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Science. 2018 Dec 14;362(6420). pii: eaat6576. doi: 10.1126/science.aat6576.

Genome-wide de novo risk score implicates promoter variation in autism spectrum disorder.

Author information

1
Department of Psychiatry, UCSF Weill Institute for Neurosciences, University of California, San Francisco, CA, USA.
2
Department of Statistics and Data Science, Carnegie Mellon University, Pittsburgh, PA 15213, USA.
3
Center for Genomic Medicine and Department of Neurology, Massachusetts General Hospital, Boston, MA, USA.
4
Department of Neurology, Harvard Medical School, Boston, MA, USA.
5
Program in Medical and Population Genetics and the Stanley Center for Psychiatric Research, Broad Institute, Cambridge, MA, USA.
6
Program in Bioinformatics and Integrative Genomics, Division of Medical Sciences, Harvard Medical School, Boston, MA, USA.
7
Department of Psychiatry, University of Pittsburgh School of Medicine, Pittsburgh, PA 15213, USA.
8
Department of Neuroscience and Kavli Institute for Neuroscience, Yale School of Medicine, New Haven, CT 06510, USA.
9
Department of Bioengineering and Therapeutic Sciences, University of California, San Francisco, CA, USA.
10
Institute for Human Genetics, University of California, San Francisco, CA, USA.
11
Seaver Autism Center for Research and Treatment, Icahn School of Medicine at Mount Sinai, New York, NY 10029, USA.
12
Department of Psychiatry, Icahn School of Medicine at Mount Sinai, New York, NY 10029, USA.
13
Friedman Brain Institute, Icahn School of Medicine at Mount Sinai, New York, NY, USA.
14
Mindich Child Health and Development Institute, Icahn School of Medicine at Mount Sinai, New York, NY, USA.
15
Department of Psychiatry, University of Utah School of Medicine, Salt Lake City, UT, USA.
16
Department of Biomedical Informatics, University of Utah School of Medicine, Salt Lake City, UT, USA.
17
Analytical and Translational Genetics Unit and Center for Genomic Medicine, Massachusetts General Hospital, Boston, MA, USA.
18
Department of Medicine, Harvard Medical School, Boston, MA, USA.
19
Department of Human Genetics, University of Utah School of Medicine, Salt Lake City, UT, USA.
20
USTAR Center for Genetic Discovery, University of Utah School of Medicine, Salt Lake City, UT, USA.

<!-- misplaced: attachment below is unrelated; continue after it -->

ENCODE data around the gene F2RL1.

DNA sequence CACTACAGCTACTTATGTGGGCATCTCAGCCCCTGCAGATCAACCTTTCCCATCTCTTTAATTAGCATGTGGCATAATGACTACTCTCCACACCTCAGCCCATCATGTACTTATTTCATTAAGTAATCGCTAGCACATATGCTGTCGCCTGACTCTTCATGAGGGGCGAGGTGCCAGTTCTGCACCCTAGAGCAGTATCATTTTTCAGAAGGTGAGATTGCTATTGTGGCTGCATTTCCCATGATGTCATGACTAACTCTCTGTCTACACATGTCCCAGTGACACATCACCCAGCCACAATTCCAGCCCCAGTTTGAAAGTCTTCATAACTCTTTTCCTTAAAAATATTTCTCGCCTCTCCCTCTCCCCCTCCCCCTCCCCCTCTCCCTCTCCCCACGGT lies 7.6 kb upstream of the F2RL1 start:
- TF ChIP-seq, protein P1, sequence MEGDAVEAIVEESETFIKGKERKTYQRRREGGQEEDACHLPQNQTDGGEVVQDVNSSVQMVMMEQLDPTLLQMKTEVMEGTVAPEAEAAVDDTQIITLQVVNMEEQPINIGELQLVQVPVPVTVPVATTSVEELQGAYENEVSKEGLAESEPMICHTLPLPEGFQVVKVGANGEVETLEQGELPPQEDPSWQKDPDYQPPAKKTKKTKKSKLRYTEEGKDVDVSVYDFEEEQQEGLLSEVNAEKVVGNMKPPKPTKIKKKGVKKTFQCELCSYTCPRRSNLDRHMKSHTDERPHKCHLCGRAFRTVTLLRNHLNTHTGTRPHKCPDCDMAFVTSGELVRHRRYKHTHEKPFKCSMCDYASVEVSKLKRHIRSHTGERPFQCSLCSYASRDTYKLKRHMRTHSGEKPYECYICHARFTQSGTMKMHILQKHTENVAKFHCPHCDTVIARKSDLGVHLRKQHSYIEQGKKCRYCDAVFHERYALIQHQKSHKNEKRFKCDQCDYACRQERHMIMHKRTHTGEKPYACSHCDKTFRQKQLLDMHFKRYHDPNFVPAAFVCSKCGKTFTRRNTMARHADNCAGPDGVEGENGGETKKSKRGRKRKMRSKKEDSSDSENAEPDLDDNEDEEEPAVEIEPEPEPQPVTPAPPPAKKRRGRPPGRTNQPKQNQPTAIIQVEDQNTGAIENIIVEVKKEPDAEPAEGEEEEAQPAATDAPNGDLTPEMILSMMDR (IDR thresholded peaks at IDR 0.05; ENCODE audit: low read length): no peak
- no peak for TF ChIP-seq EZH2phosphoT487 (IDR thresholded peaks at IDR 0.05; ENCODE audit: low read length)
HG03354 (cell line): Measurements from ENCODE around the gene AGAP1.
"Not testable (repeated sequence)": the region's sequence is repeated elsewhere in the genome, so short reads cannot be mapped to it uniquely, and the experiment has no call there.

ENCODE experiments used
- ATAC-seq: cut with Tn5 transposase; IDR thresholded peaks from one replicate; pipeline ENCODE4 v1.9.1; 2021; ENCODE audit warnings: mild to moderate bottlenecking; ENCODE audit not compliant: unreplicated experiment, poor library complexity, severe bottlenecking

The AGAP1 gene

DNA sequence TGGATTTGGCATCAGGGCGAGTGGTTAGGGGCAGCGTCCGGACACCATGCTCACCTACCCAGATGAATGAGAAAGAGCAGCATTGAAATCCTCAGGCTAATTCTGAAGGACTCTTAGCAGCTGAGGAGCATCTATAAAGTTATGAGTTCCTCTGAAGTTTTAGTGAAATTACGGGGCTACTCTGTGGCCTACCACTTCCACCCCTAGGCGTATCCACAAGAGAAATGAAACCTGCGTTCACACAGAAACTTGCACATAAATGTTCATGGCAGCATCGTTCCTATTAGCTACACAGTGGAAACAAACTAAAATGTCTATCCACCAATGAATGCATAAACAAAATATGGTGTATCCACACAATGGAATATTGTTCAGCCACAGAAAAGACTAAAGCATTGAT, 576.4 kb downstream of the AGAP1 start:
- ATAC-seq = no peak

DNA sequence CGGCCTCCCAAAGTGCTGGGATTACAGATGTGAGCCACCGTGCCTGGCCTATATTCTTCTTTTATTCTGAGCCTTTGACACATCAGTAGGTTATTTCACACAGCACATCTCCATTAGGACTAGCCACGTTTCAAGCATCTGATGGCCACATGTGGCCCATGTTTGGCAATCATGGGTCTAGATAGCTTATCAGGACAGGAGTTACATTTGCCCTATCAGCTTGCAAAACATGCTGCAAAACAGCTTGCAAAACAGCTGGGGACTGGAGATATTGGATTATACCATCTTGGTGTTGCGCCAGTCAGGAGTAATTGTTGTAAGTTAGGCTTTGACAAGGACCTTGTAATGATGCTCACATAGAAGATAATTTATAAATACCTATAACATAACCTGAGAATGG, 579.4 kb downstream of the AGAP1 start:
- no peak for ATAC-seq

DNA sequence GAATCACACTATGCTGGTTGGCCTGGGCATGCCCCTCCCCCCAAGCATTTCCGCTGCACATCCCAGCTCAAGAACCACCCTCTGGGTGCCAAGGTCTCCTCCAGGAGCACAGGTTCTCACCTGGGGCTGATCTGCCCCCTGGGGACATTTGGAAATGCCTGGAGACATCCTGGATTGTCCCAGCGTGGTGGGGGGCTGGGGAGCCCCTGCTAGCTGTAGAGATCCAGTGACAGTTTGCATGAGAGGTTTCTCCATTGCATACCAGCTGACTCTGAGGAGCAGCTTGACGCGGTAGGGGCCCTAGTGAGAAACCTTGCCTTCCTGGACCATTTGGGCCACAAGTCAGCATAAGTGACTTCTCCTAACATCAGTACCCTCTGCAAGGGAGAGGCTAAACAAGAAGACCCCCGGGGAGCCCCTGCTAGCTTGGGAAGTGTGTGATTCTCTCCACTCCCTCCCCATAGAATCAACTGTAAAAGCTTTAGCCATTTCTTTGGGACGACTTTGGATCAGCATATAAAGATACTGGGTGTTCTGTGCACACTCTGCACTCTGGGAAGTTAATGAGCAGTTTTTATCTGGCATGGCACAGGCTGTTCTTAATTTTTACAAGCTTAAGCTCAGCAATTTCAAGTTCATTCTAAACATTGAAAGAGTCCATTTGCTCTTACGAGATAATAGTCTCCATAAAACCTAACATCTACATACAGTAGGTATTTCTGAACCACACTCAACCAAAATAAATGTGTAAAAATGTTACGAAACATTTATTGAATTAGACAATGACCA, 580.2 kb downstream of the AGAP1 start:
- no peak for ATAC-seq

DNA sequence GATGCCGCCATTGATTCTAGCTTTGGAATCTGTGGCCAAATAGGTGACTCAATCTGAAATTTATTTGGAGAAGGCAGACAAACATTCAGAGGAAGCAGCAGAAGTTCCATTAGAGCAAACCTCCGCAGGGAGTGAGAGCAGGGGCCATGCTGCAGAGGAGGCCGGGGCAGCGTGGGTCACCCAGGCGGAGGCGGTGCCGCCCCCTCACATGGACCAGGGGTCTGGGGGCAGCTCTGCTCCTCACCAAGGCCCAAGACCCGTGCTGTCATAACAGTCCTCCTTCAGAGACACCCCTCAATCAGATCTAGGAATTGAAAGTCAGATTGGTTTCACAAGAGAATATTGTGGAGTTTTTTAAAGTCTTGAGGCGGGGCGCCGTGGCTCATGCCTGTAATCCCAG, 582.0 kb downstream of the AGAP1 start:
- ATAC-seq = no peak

21
Institute for Neurodegenerative Diseases, UCSF Weill Institute for Neurosciences, University of California, San Francisco, CA, USA.
22
Quantitative Biosciences Institute, University of California, San Francisco, CA, USA.
23
Center for Genomic Medicine and Department of Neurology, Massachusetts General Hospital, Boston, MA, USA. talkowski@chgr.mgh.harvard.edu devlinbj@upmc.edu roeder@andrew.cmu.edu stephan.sanders@ucsf.edu.
24
Departments of Pathology and Psychiatry, Massachusetts General Hospital, Boston, MA, USA.
25
Department of Psychiatry, University of Pittsburgh School of Medicine, Pittsburgh, PA 15213, USA. talkowski@chgr.mgh.harvard.edu devlinbj@upmc.edu roeder@andrew.cmu.edu stephan.sanders@ucsf.edu.
26
Department of Statistics and Data Science, Carnegie Mellon University, Pittsburgh, PA 15213, USA. talkowski@chgr.mgh.harvard.edu devlinbj@upmc.edu roeder@andrew.cmu.edu stephan.sanders@ucsf.edu.
27
Computational Biology Department, Carnegie Mellon University, Pittsburgh, PA 15213, USA.
28
Department of Psychiatry, UCSF Weill Institute for Neurosciences, University of California, San Francisco, CA, USA. talkowski@chgr.mgh.harvard.edu devlinbj@upmc.edu roeder@andrew.cmu.edu stephan.sanders@ucsf.edu.

Abstract

Whole-genome sequencing (WGS) has facilitated the first genome-wide evaluations of the contribution of de novo noncoding mutations to complex disorders. Using WGS, we identified 255,106 de novo mutations among sample genomes from members of 1902 quartet families in which one child, but not a sibling or their parents, was affected by autism spectrum disorder (ASD). In contrast to coding mutations, no noncoding functional annotation category, analyzed in isolation, was significantly associated with ASD. Casting noncoding variation in the context of a de novo risk score across multiple annotation categories, however, did demonstrate association with mutations localized to promoter regions. We found that the strongest driver of this promoter signal emanates from evolutionarily conserved transcription factor binding sites distal to the transcription start site. These data suggest that de novo mutations in promoter regions, characterized by evolutionary and functional signatures, contribute to ASD.

PMID:
30545852
PMCID:
PMC6432922
DOI:
10.1126/science.aat6576
[Indexed for MEDLINE]
Free PMC Article

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